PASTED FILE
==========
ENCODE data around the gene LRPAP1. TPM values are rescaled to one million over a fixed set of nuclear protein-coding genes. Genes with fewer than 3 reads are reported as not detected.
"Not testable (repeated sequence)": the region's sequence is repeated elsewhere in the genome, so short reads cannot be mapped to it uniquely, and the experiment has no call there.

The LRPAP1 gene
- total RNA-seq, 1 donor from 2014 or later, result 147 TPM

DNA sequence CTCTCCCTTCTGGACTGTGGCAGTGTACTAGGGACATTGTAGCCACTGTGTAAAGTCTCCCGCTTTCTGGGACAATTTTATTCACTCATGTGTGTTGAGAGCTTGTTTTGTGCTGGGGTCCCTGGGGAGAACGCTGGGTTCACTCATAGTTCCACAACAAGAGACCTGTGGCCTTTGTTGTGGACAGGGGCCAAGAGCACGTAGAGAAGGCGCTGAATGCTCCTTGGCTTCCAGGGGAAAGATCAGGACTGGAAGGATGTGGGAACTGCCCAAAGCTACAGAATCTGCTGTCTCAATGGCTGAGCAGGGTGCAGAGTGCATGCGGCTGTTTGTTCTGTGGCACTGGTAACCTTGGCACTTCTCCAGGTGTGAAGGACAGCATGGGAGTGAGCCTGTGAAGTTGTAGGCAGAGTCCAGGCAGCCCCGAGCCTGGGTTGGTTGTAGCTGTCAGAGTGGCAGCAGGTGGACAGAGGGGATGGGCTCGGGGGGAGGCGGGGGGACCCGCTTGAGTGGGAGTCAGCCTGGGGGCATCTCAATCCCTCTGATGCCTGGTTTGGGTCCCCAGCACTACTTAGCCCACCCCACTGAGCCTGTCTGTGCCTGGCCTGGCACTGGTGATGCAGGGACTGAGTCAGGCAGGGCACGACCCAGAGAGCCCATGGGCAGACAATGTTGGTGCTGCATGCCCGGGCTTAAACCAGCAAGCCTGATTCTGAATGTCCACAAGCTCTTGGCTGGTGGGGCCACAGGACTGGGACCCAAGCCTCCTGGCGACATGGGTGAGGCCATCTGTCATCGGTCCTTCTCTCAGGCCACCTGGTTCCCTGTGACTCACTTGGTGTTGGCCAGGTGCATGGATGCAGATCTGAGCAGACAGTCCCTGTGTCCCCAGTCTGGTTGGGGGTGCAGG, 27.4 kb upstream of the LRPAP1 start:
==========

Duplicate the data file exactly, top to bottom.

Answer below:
ENCODE data around the gene LRPAP1. TPM values are rescaled to one million over a fixed set of nuclear protein-coding genes. Genes with fewer than 3 reads are reported as not detected.
"Not testable (repeated sequence)": the region's sequence is repeated elsewhere in the genome, so short reads cannot be mapped to it uniquely, and the experiment has no call there.

The LRPAP1 gene
- total RNA-seq, 1 donor from 2014 or later, result 147 TPM

DNA sequence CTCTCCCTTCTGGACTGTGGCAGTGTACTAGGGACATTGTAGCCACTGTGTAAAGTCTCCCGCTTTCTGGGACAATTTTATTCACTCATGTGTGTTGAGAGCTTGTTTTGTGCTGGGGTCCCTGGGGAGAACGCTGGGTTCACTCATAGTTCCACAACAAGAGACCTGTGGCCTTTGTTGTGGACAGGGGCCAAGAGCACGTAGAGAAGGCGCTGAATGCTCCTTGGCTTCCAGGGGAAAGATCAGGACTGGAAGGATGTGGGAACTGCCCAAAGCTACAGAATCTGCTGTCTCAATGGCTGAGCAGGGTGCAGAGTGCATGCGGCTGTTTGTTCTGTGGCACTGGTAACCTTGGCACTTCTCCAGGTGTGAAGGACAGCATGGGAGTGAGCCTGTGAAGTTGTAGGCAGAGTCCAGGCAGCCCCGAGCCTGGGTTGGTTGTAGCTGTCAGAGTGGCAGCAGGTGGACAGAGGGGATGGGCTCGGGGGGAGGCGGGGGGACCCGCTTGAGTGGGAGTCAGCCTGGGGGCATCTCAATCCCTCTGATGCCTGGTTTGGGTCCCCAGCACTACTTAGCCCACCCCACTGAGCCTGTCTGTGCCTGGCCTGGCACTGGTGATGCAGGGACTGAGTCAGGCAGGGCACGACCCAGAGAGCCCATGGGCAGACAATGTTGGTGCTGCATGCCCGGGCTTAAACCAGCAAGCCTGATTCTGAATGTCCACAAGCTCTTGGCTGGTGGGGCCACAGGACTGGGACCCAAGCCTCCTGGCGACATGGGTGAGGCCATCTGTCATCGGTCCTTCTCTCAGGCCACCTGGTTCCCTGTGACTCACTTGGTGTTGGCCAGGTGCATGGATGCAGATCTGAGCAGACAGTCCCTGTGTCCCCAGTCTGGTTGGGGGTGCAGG, 27.4 kb upstream of the LRPAP1 start: